1000 new jobs to be created in Glasgow in bid to help the young
A thousand jobs for young unemployed people are to be created in Glasgow within the next two years.
The project, due to be announced today by council leader Gordon Matheson at the annual State of the City conference, will cost £7 million and will target 18-to-24-year-olds unemployed for more than six months.
Mr Matheson said the message to young people was: “We will not abandon you.”
The scheme to be unveiled today, called the Commonwealth Jobs Fund, follows the success of the Commonwealth Apprenticeship Initiative, which has provided places for hundreds of school-leavers.
Mr Matheson said funding for the scheme was available because of the private sector’s commitment to the Commonwealth Apprenticeship Initiative.
Today, he was due to tell business leaders: “Thanks to the way you enthusiastically stepped up to the plate and invested your own money in taking on almost 600 apprentices in 2010 alone, the council’s own budget for the scheme was significantly underspent.
“Having saved us that money, we are now pleased to be redirecting it back to you through the Commonwealth Jobs Fund.”
Operational from January, the scheme will fund 50% of a full-time salary for each new post.
Mr Matheson said the project would be open to every private and third-sector employer in the city but was particularly targeted at living-wage employers reflecting the council’s commitment to “a vital policy” and to small and medium sized companies “who have historically missed out on this kind of financial support”.
Mr Matheson was also due to tell the conference that Glasgow has become the first UK city to launch a dedicated Major Events Charter to guarantee “exceptional support” for organisers planning cultural and sporting events. These would be of similar stature to big events previously held in the city such as the Mobo Awards and MTV Crashes, or the 14th annual International Gymnastics Grand Prix, which takes place at the Kelvin Hall this weekend.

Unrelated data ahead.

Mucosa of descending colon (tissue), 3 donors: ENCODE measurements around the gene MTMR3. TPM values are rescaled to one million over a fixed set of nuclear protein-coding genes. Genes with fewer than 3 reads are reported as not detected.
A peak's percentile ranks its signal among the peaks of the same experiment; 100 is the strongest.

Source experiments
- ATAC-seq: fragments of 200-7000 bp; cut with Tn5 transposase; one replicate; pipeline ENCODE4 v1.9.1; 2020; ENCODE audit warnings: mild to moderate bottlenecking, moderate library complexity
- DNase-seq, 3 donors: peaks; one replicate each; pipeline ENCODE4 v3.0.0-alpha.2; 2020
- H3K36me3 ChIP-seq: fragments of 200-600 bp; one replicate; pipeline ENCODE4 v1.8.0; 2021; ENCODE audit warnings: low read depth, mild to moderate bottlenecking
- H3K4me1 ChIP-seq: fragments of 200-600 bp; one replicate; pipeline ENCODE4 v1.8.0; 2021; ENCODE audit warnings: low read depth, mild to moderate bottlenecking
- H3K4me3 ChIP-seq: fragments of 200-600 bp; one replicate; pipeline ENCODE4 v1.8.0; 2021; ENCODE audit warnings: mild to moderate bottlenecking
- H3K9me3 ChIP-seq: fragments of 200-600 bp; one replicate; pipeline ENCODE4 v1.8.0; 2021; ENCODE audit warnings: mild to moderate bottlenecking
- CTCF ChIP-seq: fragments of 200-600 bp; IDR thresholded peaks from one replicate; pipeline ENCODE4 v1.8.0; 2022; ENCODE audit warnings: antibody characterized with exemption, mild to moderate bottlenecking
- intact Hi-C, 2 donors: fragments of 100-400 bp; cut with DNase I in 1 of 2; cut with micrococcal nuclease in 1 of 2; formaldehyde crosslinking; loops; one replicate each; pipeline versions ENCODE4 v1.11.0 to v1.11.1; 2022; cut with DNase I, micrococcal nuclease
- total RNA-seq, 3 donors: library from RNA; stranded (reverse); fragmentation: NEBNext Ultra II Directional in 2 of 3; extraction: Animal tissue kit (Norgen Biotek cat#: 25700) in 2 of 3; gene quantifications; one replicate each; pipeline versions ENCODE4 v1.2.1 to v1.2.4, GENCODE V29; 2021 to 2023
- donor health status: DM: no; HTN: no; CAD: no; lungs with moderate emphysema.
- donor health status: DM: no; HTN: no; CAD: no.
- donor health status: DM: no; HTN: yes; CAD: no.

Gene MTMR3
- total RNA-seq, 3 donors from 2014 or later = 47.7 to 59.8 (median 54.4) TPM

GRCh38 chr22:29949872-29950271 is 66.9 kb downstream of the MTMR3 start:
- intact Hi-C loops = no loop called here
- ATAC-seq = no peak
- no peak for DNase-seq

In the last financial year, more than 460,000 people attended major events in Glasgow, generating £28m in economic benefits, an increase of £10m on the previous year.
Mr Matheson said: “Like many international cities around the world, Glasgow has identified major events as a mechanism to deliver its economic, social and cultural objectives, but it is by adopting a ‘One Glasgow’ approach that sets the city apart from its competitors.”
He was due to add that Glasgow continues to demonstrate economic toughness and an appetite for success.
Although private-sector development for the year stands at £3.84bn compared to £3.9bn last year, the reduction was 2.8% against an 8.7% drop last time. Most city sectors have recorded an increase in the value of completed development activity this year except for residential development, which fell by £328m.
In the retail sector there was an increase of £42.2m to almost £650m, the hotel and leisure sector showed a 200% increase in the overall value of development from £304m last year to £611m and there has been a £21.5m increase in the value of completed developments to £112.9m in office development.
Stuart Patrick, chief executive of Glasgow Chamber of Commerce, said there were positive developments and growth in engineering, whisky and overseas tourism business, with export markets “all across the world proving to be a successful ground for Glasgow”.
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